And behold, all was vanity and a striving after wind, and there was nothing to be gained under the sun.

And for those who do not know Christ, the situation is even worse. They who are rich in this world but not rich toward God have been assured of fierce, fiery judgement in the last days:

Come now, you rich, weep and howl for the miseries that are coming upon you.

Even our most valuable worldly possessions will become a source of torment to us if we trust in them rather than in God:

Your gold and silver have corroded, and their corrosion will be evidence against you and will eat your flesh like fire.

With every passing day, all of us are amassing a kind of moral wealth within ourselves. We are either stockpiling deeds of love and mercy,  or else storing up wrath for ourselves on the day when God’s judgment will be revealed. Our hearts are a treasure trove that ultimately proves what kind of people we are:

The good person out of the good treasure of his heart produces good, and the evil person out of his evil treasure produces evil, for out of the abundance of the heart his mouth speaks.

On that day, none of us will have anything material that we can claim as our own. No amount of money or goods will serve to divert the righteous judgement of Him who owns all things. There will be no barter to be had, and no bribe will stick to His almighty hands.

But those who are in Christ have laid hold of riches that are everlasting, unspoiled, and untouchable by the wrath of God:

The fear of the Lord is Zion’s treasure.

These spiritual riches, though housed in unworthy “jars of clay” like us, are immutable because they are bestowed by God Himself. They are a gift of grace that cannot be returned once they are given:

Peace to you, do not be afraid. Your God and the God of your father has put treasure in your sacks for you.

And we may lay hold of this treasure by simply reading and believing the Word of God. We are told to diligently “treasure up” its contents, and in doing so to become increasingly rich:

Therefore every scribe who has been trained for the kingdom of heaven is like a master of a house, who brings out of his treasure what is new and what is old.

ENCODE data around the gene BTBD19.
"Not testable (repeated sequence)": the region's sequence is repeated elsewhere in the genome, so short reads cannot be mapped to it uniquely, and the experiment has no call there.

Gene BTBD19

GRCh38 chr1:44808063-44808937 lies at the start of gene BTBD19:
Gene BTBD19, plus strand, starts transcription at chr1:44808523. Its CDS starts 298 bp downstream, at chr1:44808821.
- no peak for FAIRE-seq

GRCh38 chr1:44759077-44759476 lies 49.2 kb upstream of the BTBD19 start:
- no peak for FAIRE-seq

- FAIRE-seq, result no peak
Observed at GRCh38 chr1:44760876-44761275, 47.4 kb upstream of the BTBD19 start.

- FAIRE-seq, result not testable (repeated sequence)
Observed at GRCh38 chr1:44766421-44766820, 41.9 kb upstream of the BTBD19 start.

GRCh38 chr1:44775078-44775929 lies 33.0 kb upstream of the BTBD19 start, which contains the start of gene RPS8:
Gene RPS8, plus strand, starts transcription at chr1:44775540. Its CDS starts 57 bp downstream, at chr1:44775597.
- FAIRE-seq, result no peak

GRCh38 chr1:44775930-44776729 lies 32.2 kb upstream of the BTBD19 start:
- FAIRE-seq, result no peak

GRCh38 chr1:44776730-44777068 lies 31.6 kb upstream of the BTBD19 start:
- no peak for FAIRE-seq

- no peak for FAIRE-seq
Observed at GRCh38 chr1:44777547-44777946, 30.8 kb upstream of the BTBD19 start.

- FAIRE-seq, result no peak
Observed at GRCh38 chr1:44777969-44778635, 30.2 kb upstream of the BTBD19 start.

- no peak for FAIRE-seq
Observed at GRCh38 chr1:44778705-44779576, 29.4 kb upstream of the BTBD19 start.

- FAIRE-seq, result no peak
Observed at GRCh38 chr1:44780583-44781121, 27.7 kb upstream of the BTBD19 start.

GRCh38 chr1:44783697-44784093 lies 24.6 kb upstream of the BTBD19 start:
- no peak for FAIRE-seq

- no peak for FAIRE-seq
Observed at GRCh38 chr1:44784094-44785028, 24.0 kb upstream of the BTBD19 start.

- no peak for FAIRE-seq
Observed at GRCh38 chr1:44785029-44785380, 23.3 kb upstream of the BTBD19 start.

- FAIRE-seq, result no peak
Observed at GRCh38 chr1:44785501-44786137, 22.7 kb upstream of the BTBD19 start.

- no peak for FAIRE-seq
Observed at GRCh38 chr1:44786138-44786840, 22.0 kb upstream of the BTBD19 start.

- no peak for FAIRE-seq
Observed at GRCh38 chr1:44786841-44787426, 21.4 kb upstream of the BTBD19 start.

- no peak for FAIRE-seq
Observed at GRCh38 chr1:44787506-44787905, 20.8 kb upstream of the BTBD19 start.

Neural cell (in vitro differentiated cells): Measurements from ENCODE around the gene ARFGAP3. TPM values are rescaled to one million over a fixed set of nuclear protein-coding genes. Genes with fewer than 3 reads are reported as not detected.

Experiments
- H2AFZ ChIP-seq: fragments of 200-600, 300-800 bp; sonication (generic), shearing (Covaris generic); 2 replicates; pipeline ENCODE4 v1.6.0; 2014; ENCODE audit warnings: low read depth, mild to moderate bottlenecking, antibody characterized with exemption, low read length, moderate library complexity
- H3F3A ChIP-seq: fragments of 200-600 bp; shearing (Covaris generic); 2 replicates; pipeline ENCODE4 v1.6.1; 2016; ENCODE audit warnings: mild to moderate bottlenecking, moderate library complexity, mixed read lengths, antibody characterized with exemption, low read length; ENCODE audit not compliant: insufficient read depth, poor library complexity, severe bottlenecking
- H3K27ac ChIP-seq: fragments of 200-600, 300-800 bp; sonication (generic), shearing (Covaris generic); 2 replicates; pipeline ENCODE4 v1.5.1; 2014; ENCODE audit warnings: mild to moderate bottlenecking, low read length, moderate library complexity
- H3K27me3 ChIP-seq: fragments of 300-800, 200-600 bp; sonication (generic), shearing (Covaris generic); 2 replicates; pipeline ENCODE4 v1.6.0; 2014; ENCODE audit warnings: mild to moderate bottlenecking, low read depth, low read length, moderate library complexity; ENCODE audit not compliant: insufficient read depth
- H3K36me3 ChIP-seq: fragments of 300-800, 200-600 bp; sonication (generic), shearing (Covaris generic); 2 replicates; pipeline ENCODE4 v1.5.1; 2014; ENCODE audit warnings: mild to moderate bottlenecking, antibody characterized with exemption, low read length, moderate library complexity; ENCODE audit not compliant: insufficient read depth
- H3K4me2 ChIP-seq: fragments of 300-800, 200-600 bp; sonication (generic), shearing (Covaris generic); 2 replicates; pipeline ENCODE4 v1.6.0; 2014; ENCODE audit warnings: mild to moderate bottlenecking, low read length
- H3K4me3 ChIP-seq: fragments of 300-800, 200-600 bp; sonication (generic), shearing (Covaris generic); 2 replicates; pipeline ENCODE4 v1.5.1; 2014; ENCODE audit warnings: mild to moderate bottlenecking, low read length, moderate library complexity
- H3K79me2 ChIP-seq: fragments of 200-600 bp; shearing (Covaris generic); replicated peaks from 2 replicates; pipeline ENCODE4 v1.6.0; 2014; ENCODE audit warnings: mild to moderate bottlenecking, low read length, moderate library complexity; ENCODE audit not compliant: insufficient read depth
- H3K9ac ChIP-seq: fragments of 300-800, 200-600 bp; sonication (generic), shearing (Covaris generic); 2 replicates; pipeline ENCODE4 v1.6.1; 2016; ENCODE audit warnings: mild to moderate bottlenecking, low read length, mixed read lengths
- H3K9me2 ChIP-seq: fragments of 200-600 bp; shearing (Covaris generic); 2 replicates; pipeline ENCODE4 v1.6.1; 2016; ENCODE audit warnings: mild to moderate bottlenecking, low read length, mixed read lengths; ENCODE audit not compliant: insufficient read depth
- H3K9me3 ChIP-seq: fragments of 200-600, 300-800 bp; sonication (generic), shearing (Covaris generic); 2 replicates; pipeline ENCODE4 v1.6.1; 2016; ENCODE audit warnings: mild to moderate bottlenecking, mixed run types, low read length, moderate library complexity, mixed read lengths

Those who are wise know that in this life, moth and rust destroy and thieves break in and steal. Everything we touch will one day melt away before our eyes. But that which we cannot touch is eternal, and worth more than all of our worldly goods put together:

The kingdom of heaven is like treasure hidden in a field, which a man found and covered up. Then in his joy he goes and sells all that he has and buys that field.

So if you are poor in the things of this world, do not desire to increase in your possessions, lest you fall into a snare or pierce yourself with many pangs. Rather, seek the things of God, and you will discover an even greater wealth than you thought possible.

Better is a little with the fear of the Lord than great treasure and trouble with it.

Seek the Kingdom and His righteousness, and even if worldly riches are not added to you in this life, you will have lasting treasure that will be yours throughout eternity.

For where your treasure is, there your heart will be also.

Jesus Satisfies Us

The human condition is one plagued by perpetual dissatisfaction. From the moment of our birth we cry out to be filled, and we never stop until the day we die. Well did Job say,

Man who is born of a woman is few of days and full of trouble.

Even when our needs are fully provided for—food, clothing, shelter—we are not content. We quickly become dissatisfied with what we have and crave something different.

Now our strength is dried up, and there is nothing at all but this manna to look at.

Food is given to nourish our bodies, but it becomes a snare to our souls when we look for it to provide what it cannot:

When you sit down to eat with a ruler, observe carefully what is before you, and put a knife to your throat if you are given to appetite. Do not desire his delicacies, for they are deceptive food.

Worldly wealth yields no lasting contentment—we perpetually desire to tear down our barns and build bigger ones. But Scripture warns us of the futility of such hope: